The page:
Hasina: Sink or swim?
Oct. 20: Saturday was another thanks-giving day in Dhaka when 60-odd more “Friends of Bangladesh” were felicitated for their contribution to the 1971 war for the country’s liberation.
Over the next few weeks, Sheikh Hasina would be anxiously waiting to see if “foreign friends” can manage to rescue her — and Bangladesh — from one of the biggest crises it has ever faced.
When the World Bank cancelled its proposed loan of $1.2 billion for the $ 2.9-billion Padma Bridge Multipurpose Project last June on corruption concerns, Bangladesh’s communications minister Obaidul Quader called on “foreign friends” to try and persuade the Bank to reconsider its decision.
The time has come for Dhaka to know if the World Bank funds will finally flow for the single-biggest project in Bangladesh’s brief history.
Last week, a World Bank team held a series of meetings with officials of Bangladesh’s anti-corruption commission to find out what they have done about the corruption charges in the Padma bridge project. This followed a decision by the Bank last month to reconsider its loan commitment.
But the funds would come only if the Bank was satisfied that its charges were being properly probed not only by Bangladeshi officials but also by external experts. Dhaka now awaits the Bank’s response to its team’s findings.
The Padma Bridge scandal, as it came to be known after the Bank decided to cancel its loan offer, rocked Hasina as nothing else has done so far. Some analysts even thought it could turn out to be the beginning of the end of her rule — as Singur proved to be for Buddhadeb Bhattacharjee and the long reign of the CPM in Bengal.
The conflict over the Padma bridge project is over corruption charges and not land acquisition, as it was in Singur. The similarity is in the high political stakes. “Hasina herself made the bridge a make-or-break issue for her political career,” says a former diplomat who would not like to be identified.
Bhattacharjee wanted the Nano factory at Singur to be the symbol of a resurgent Bengal. For Hasina, the bridge over the mighty Padma was to change the face of Bangladesh. It would not only connect Dhaka with 16 southwestern districts of the country but also change its economy, social and cultural geography and much else.
Once the bridge is completed, boats may still ply on the Padma but neither the river nor Bangladesh will be the same ever again. For centuries, crossing the Padma by boat was how the people living in that land reached out to the world. The bridge will consign all that to history.
For Hasina, though, politics, not history, is what matters about the Padma bridge project. She made it the big dream that she could sell to the people in order to win another election next year. It was one big change that could save or sink her, much like the dream of a new, industrialised Bengal that Bhattacharjee held out from the green fields of Singur and then Nandigram.
He sank when the dream that Singur symbolised was shattered. Could the failure to build the Padma bridge, that too over corruption charges, sink Hasina?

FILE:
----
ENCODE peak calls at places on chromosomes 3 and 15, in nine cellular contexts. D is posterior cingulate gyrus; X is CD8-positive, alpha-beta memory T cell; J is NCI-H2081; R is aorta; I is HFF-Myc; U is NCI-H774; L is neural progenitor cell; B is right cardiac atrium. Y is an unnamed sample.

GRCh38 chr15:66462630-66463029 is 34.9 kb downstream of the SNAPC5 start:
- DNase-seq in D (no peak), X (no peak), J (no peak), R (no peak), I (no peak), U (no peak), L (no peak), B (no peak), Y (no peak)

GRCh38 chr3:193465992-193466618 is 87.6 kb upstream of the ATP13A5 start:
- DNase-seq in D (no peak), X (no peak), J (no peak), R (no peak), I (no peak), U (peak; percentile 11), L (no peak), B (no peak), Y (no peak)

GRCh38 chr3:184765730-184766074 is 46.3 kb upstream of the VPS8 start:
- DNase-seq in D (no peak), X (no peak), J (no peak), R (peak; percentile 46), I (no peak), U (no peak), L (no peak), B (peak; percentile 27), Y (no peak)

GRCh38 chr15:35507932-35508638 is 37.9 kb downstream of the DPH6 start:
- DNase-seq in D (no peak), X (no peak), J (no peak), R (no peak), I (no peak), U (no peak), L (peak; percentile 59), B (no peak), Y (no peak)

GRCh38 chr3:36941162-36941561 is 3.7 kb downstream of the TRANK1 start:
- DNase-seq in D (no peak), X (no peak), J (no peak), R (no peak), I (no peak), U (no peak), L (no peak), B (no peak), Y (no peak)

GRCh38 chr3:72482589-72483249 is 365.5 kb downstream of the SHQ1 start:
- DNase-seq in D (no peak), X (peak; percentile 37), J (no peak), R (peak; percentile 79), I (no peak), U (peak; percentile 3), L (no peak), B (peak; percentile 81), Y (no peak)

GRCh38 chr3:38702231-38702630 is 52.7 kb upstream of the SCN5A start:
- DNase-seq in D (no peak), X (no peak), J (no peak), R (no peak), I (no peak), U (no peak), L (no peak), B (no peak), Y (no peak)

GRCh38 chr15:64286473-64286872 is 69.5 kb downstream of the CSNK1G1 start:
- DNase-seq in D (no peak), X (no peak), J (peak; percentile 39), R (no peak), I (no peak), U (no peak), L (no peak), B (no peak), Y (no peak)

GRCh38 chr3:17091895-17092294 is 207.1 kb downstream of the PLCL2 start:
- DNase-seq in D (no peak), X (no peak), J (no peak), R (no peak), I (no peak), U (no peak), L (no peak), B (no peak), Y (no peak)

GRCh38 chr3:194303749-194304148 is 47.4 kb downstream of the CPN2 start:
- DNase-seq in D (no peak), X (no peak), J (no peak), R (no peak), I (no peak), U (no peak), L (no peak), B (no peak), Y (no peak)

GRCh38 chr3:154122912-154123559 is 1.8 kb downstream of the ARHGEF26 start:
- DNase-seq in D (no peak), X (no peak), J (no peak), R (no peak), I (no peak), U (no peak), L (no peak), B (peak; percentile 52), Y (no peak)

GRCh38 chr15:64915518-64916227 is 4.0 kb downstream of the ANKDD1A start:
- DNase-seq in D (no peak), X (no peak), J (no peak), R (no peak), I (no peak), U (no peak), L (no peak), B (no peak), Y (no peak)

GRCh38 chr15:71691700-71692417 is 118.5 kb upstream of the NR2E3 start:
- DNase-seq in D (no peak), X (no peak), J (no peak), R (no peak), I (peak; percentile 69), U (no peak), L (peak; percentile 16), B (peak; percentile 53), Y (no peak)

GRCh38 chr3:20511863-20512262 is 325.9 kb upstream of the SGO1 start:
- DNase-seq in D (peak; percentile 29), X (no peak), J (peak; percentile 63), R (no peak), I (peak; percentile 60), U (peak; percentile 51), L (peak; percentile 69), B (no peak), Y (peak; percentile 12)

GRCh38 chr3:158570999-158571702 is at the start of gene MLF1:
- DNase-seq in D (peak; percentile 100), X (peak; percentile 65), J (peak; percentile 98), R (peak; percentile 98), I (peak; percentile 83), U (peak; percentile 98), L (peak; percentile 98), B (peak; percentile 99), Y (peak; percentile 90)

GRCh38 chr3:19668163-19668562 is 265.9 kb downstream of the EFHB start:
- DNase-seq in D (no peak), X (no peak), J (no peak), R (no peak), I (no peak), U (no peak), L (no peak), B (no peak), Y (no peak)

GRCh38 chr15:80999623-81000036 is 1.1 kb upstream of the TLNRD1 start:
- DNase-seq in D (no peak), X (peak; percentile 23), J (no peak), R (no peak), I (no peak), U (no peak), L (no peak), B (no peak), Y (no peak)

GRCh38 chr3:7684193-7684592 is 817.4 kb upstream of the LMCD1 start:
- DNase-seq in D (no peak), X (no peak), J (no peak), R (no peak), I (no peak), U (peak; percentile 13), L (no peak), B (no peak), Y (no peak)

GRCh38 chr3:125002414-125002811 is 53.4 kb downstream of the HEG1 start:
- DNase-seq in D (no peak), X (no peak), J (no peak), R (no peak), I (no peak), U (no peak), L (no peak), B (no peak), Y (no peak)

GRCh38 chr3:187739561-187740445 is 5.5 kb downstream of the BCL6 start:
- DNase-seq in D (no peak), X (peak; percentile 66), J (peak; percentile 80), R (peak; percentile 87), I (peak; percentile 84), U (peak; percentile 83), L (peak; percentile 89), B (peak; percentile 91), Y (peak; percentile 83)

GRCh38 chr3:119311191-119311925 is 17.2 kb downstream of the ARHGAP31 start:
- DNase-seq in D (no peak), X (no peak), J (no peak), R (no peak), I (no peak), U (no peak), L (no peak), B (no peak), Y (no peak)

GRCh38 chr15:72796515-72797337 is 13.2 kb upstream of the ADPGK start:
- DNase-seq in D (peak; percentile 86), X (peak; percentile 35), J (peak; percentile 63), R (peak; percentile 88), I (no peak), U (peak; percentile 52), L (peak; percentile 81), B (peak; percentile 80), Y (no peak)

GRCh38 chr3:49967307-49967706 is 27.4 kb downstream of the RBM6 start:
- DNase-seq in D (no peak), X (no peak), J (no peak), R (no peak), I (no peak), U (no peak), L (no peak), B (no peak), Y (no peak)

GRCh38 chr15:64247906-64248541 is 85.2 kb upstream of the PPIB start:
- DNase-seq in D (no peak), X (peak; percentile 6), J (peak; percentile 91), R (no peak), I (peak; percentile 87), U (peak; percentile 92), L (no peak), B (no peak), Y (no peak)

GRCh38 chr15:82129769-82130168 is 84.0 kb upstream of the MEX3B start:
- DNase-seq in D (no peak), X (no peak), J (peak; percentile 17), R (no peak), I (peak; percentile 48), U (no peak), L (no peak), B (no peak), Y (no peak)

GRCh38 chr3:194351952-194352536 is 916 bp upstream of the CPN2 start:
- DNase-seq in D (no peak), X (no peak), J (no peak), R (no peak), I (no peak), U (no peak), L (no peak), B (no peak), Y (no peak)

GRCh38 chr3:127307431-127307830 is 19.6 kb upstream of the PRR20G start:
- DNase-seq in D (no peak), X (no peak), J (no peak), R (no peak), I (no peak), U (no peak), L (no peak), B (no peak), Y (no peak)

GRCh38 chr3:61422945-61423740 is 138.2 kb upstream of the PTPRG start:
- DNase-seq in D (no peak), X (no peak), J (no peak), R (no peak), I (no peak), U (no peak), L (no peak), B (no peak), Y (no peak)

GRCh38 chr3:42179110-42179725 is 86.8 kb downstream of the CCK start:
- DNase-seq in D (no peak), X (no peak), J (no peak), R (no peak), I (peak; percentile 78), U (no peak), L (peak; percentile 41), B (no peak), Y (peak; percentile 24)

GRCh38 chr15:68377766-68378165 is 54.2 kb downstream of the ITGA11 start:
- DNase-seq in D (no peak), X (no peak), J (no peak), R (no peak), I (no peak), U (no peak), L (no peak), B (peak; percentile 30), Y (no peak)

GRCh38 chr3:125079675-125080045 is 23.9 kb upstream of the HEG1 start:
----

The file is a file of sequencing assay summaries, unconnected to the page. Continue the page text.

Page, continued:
Her critics are sure it would. Even Awami League leaders and loyalists are worried that it could.
Hasina herself knew the dangers that the Bank decision to withdraw from the project held out. She fretted and fumed, blamed “vested interests” in Bangladesh for conspiring to prejudice the Bank against Bangladesh and made a promise, which no one took seriously, to have the bridge built with Bangladesh’s own resources.
Her lieutenants sought to make the Bank decision an issue of national honour. “I think the World Bank has insulted the country,” Bangladesh’s finance minister A.M.A. Muhith told its parliament days after the cancellation of the Bank loan agreement. “It can’t blame a country or hurt the dignity of its people by making baseless or imperfect allegations.”
All this was claptrap. As the Bank stuck to its guns, Hasina’s men initiated desperate rescue efforts. “Foreign friends” were not only urged but also pushed to take up Dhaka’s case.
“The Bank was not going to be influenced by political or diplomatic pressure as it had irrefutable evidence of the ‘conspiracy for corruption’ and even named six individuals involved in it,” said a well-known engineering expert in Dhaka who was on the committee that evaluated the project design.
It gradually dawned on Hasina that the Bank would not budge unless some concrete steps were taken to satisfy it. Several people involved in the project in various capacities were removed from their positions. They included a minister and the economic affairs adviser to the Prime Minister, Mashiur Rahman.
Only after these steps were taken, the Bank “revived” its commitment to the project. But her worries are not over yet. Corruption may not be a deciding issue in a country that tops the Transparency International’s list of corrupt countries every year.
“If she delivers on the promise about the Padma bridge, the corruption charge may not stick. If she can’t, it’s not so much the corruption as the failure to deliver the big promise that will hurt her,” said Rehman Sobhan, the economist who heads Dhaka’s well-known think-tank, Centre for Policy Dialogue.
Some analysts, though, think that the Padma bridge may not make a big electoral difference for Hasina. “She has to worry more about the law and order situation, about what the Chhatra League (the student wing of the Awami League) cadres are doing on the campuses and about the price rise,” said a former Indian high commissioner in Dhaka.
The Bank’s decision to reconsider the loan agreement has made Hasina breathe easy. She may have to thank her “foreign friends”, including good, old India, if foreign funds finally start flowing for the bridge over the Padma.